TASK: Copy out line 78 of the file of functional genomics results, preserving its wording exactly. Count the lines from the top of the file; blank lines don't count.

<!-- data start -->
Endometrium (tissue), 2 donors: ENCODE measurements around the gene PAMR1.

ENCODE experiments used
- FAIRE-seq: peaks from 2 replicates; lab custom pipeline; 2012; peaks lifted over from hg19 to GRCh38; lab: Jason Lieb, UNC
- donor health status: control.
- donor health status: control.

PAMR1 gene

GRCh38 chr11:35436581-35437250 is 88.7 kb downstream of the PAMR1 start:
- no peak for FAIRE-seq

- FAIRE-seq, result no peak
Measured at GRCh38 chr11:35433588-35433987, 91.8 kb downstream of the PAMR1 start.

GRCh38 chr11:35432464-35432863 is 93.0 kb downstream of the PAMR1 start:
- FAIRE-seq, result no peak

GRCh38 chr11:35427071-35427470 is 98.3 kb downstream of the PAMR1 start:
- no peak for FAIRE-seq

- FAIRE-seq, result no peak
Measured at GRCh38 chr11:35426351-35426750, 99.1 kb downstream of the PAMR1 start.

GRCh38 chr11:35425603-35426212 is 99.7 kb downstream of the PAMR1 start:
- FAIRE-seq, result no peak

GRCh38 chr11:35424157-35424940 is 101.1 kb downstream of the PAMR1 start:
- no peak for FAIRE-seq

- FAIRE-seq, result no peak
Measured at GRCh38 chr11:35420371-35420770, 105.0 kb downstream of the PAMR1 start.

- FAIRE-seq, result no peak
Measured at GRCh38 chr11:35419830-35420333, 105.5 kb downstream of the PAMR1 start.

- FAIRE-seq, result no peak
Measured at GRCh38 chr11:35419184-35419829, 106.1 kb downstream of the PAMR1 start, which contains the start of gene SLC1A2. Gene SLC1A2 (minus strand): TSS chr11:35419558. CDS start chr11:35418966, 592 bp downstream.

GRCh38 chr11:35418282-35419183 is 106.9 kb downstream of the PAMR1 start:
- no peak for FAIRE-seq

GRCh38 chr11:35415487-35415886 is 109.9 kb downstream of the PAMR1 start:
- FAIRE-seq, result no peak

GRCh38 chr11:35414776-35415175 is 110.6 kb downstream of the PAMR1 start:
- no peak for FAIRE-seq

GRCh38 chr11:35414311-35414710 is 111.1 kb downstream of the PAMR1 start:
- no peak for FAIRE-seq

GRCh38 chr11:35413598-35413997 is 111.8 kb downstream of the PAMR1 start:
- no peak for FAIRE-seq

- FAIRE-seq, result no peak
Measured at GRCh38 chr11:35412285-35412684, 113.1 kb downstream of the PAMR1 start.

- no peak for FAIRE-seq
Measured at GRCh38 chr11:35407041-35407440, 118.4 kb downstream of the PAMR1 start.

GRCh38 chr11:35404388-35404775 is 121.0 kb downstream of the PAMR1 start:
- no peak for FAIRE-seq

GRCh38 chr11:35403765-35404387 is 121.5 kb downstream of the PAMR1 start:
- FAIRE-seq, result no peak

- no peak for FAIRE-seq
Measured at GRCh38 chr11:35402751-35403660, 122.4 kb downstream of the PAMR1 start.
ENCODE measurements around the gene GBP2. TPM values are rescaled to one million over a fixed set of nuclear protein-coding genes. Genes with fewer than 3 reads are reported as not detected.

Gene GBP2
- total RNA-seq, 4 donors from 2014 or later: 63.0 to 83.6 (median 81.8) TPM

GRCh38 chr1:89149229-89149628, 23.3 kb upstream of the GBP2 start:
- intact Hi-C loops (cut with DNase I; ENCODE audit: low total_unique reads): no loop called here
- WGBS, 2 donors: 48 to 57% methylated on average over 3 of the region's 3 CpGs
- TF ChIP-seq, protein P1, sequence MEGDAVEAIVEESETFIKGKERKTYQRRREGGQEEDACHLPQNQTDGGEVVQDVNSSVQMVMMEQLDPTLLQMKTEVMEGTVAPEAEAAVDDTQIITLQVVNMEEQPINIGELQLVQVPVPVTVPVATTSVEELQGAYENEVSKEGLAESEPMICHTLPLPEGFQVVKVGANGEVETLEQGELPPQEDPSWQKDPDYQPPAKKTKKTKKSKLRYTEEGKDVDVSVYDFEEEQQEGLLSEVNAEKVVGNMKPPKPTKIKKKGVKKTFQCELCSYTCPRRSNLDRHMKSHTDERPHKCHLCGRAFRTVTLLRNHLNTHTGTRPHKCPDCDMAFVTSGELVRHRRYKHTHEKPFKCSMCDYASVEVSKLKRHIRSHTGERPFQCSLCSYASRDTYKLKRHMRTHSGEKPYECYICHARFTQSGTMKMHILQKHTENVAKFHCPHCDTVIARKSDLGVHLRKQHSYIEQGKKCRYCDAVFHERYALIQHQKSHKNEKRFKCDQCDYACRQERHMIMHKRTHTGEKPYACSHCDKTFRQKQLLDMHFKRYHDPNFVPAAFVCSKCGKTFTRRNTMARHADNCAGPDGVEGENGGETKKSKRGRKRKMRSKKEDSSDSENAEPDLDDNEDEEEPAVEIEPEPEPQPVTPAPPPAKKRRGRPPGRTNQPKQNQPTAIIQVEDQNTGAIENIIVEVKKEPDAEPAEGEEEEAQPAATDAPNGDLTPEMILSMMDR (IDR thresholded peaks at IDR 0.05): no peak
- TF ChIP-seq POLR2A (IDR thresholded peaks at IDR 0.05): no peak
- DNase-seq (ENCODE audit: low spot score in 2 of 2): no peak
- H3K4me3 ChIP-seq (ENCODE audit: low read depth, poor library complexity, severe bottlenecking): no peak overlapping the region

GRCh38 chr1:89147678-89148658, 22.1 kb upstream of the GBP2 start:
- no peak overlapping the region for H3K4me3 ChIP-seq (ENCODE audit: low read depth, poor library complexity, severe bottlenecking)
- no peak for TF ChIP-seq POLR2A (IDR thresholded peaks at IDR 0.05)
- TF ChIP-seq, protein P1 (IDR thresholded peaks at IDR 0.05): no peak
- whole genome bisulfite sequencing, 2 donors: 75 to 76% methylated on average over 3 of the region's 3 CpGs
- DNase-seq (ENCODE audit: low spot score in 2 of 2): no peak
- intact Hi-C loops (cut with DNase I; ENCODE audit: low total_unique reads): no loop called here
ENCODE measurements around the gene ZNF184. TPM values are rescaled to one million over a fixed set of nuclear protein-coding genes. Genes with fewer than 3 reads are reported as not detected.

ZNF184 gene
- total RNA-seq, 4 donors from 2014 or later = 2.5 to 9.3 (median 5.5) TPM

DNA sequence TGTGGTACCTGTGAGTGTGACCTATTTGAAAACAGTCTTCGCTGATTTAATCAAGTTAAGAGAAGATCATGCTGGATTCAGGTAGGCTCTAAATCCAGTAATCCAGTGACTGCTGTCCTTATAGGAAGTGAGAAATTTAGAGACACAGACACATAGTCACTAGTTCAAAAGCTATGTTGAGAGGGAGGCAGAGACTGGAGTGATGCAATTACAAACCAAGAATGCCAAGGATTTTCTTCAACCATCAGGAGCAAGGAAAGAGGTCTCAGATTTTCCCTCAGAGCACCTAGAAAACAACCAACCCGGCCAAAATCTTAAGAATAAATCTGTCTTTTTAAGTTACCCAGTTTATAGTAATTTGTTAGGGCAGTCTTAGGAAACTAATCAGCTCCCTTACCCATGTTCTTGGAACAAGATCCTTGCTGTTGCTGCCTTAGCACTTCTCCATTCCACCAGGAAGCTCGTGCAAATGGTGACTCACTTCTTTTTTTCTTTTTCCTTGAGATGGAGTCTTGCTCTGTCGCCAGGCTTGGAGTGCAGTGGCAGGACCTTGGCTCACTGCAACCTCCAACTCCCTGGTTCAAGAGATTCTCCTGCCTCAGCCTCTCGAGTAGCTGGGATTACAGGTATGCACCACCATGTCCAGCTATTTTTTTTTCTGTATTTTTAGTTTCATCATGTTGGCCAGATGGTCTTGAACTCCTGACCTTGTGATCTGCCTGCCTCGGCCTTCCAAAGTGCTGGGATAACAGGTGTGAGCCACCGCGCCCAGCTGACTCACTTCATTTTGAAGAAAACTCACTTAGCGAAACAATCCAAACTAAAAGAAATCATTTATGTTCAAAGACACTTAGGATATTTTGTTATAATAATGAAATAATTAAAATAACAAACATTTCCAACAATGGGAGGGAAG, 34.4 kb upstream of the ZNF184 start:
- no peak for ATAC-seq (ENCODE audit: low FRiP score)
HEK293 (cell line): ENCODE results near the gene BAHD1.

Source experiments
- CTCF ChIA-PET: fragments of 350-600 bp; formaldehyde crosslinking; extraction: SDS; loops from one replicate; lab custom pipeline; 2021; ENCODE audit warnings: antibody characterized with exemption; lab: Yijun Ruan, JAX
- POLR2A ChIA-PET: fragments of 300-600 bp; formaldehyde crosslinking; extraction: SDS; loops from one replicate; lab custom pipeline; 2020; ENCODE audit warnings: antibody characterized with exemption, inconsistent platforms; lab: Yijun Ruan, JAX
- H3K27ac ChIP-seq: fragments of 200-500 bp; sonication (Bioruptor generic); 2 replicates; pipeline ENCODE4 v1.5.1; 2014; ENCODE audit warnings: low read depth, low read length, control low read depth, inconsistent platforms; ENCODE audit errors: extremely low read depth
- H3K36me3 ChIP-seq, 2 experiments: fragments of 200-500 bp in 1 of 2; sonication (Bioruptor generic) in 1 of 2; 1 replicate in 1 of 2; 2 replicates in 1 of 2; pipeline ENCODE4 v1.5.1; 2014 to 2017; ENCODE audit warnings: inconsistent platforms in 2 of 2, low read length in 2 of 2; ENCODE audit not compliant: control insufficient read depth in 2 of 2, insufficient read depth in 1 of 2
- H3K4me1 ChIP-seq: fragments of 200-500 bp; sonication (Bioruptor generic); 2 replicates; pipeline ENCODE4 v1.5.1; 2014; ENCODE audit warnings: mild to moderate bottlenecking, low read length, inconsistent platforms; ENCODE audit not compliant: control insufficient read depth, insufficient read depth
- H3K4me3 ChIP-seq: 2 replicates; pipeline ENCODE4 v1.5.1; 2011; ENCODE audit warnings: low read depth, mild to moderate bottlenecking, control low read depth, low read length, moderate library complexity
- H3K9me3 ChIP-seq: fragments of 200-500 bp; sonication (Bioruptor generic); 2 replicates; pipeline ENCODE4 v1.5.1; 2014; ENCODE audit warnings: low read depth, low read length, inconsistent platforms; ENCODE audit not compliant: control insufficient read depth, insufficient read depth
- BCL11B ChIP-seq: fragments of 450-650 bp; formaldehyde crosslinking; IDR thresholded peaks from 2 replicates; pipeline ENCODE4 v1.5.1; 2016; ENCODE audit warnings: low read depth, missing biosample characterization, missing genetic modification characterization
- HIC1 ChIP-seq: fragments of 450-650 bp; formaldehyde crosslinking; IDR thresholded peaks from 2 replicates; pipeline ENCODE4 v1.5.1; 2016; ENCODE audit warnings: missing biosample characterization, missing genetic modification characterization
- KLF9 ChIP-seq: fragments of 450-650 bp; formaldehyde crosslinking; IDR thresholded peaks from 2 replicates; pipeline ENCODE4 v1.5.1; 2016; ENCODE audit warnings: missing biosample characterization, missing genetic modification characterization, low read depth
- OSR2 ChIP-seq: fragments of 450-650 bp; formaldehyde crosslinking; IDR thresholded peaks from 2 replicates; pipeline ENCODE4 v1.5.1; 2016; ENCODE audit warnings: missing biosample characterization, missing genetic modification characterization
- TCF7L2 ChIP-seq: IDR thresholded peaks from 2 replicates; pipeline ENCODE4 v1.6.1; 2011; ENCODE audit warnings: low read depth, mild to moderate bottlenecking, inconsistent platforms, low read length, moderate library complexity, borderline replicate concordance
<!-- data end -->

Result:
- BCL11B ChIP-seq: fragments of 450-650 bp; formaldehyde crosslinking; IDR thresholded peaks from 2 replicates; pipeline ENCODE4 v1.5.1; 2016; ENCODE audit warnings: low read depth, missing biosample characterization, missing genetic modification characterization